Have you ever wanted to push the boundaries with your photography and really get to know how to use that big camera beyond just the ‘Auto’ setting? If you own a Canon, you may enjoy taking part in some FREE photography workshops, located all over Australia.
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I recently attended an event run by The Canon Collective in Melbourne which transformed the city lights into whimsical abstract landscapes. The workshop was called ‘Out of Focus’ and it was all about Bokeh photography and getting creative by shooting photos out of focus.
Bokeh -the way the lens renders out-of-focus points of light
In the past I attended a Canon Collective workshop on macro photography and found is amazingly helpful in learning some of the basic functions of my (new at the time) camera, a *Canon 70D. This year I’m hoping to improve my photography skills even more, and the only way to do that is to get out an practice!
So with my camera, tripod and *Nifty 50 prime lens in tow, I headed into Federation Square to meet the other students, my pal Imogen, and our bokeh photography tutor for the evening, Erin from the Canon Collective.
Bokeh is the term that describes the blurred dappled light effect you see in the background of portraits and macro photography when the photographer uses a lens with a wide aperture. Normally it’s round blobs of light (because a lens aperture is round), but we had fun experimenting with fun bokeh templates which transform the bokeh into fun shapes.
How to achieve a basic Bokeh photography effect
- Use a lens with a wide aperture, at least an f/2.8 aperture, with f/1.8 or f/1.4 being ideal. A prime lens (one that doesn’t zoom in and out) is ideal as they have large apertures.
- Set your camera to manual setting and the aperture to the widest aperture for your lens.
- Switch your lens to manual focus. You’ll have to go against every instinct and go out of focus on purpose.
- If you are shooting at night use a tripod, this will help counteract blur at slower shutter speeds.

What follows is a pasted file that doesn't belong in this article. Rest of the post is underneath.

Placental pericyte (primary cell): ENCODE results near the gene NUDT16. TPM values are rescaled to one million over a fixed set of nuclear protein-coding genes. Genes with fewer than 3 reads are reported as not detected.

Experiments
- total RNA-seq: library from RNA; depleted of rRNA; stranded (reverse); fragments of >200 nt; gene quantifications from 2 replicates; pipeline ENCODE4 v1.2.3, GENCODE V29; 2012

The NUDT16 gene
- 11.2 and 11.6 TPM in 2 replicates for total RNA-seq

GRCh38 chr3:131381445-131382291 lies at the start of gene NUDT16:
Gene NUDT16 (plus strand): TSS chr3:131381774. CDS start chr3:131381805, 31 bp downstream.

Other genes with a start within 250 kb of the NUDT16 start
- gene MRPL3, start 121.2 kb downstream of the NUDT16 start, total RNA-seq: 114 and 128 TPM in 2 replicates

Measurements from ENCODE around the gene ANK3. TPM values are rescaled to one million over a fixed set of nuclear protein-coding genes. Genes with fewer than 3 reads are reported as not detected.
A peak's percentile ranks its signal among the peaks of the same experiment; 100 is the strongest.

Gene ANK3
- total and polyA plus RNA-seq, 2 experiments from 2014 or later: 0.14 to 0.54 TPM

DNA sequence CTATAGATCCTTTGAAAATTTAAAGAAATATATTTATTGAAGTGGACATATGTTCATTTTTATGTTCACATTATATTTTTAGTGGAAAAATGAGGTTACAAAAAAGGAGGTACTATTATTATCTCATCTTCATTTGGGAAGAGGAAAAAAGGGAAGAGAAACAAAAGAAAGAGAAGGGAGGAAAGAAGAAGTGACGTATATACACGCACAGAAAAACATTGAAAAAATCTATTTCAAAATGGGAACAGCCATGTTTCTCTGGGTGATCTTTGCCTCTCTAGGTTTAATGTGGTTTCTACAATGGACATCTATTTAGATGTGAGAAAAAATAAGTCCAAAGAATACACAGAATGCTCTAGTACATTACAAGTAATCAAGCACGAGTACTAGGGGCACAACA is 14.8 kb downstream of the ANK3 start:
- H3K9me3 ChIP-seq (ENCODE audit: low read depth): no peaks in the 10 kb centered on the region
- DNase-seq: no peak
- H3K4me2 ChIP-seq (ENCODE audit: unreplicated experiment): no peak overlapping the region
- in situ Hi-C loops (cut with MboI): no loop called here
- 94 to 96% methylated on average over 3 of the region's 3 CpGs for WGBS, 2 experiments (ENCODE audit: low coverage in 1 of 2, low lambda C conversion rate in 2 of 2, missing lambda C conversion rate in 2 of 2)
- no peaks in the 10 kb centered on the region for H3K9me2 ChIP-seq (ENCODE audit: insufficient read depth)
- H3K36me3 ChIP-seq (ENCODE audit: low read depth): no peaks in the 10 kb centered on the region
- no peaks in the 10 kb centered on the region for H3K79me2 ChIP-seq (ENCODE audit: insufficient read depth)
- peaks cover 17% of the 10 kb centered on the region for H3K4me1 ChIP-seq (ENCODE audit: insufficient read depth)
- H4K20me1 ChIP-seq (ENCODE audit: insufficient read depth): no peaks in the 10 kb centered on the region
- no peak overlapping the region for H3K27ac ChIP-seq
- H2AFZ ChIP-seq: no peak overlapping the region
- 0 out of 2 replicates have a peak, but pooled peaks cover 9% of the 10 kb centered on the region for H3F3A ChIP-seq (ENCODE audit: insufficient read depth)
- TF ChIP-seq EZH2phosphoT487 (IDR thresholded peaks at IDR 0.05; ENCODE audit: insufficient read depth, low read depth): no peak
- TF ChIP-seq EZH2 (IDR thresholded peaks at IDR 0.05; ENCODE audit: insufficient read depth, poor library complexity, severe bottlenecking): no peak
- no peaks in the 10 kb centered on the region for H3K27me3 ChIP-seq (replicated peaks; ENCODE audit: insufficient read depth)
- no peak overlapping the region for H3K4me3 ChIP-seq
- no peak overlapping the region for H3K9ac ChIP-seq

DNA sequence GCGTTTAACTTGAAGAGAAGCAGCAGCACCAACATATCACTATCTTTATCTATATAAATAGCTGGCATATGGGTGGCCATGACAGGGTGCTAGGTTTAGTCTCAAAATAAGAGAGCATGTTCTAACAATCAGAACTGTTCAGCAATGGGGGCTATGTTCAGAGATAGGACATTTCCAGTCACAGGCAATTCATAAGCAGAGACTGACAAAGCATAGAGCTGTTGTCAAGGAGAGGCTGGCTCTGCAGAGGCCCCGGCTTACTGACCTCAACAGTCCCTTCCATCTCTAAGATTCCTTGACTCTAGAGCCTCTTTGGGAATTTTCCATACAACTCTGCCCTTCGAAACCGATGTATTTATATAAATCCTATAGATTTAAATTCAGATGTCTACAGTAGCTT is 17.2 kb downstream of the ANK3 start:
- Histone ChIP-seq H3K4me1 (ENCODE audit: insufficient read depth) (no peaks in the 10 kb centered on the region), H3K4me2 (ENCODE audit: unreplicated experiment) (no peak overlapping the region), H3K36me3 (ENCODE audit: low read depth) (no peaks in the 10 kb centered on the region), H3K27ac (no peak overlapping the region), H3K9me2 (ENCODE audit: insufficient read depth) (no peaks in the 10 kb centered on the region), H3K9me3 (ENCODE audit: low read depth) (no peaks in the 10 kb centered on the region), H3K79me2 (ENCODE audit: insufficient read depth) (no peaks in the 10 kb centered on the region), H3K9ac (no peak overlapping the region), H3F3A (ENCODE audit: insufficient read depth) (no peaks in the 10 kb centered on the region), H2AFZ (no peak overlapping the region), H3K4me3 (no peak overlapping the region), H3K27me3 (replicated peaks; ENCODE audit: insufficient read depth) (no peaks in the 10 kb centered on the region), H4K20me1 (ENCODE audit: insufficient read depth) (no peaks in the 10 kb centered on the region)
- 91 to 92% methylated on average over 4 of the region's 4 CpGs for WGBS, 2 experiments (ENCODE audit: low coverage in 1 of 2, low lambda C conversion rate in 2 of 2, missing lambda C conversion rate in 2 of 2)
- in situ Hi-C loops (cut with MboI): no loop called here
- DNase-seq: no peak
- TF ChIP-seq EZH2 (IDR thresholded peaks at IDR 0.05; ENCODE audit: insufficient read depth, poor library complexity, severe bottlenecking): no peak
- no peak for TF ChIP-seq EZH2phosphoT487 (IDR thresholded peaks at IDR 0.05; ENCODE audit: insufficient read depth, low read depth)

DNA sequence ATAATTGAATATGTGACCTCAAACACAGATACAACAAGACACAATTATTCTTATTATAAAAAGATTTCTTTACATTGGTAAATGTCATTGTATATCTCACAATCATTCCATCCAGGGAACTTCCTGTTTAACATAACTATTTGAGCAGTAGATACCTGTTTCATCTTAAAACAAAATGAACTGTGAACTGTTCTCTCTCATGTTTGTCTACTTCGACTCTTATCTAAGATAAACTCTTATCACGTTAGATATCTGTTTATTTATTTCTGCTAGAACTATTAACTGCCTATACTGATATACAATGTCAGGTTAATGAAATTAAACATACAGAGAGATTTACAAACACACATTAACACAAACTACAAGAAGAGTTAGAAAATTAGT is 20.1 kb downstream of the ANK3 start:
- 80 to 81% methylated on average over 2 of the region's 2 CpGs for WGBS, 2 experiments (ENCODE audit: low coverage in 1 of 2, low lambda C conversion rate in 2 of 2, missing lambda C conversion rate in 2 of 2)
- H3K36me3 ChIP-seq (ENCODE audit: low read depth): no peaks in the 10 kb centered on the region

If you’ve done all that you can transform a cityscape from this:
Add a template like *these ones here and you get this:
If you don’t want to buy ready made templates you can make them easily with black card – There are some easy instructions over here.
Using a Bokeh Template
Here Imogen demonstrates how the bokeh template is held over the lens. Light travels through the small shaped hole in the center which gives a distinctive shape if your focus is just right. We found it easier to hold the template with our hands as our 50mm lenses have the focus ring right on the front. But you can also attach them with a hood or elastic band to go hands-free. If you have a lens filter you can cut them to size and slip them right in.
It took me a little while to get the hang of it, and after many rejected shots, I managed to improve a little by the end of the evening.
Traffic lights and car headlights gave vivid crisp colours and shapes that looked very colourful.
Here Imogen was kind enough to model for a portrait so I could experiment in getting a star effect with some fairy lights in the background.
If you are interested in improving your camera skills check out the Canon Collective workshops in your area, most of them are FREE and the instructors really are amazingly helpful. All skill levels are welcome.
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Just thought I’d mention that this was not an invite event or sponsored in any way. I attended as a private citizen (not as a blogger), but thought I’d share it with you because I really got a lot out of it and would love all of you to know about this great service that canon offers to it’s community.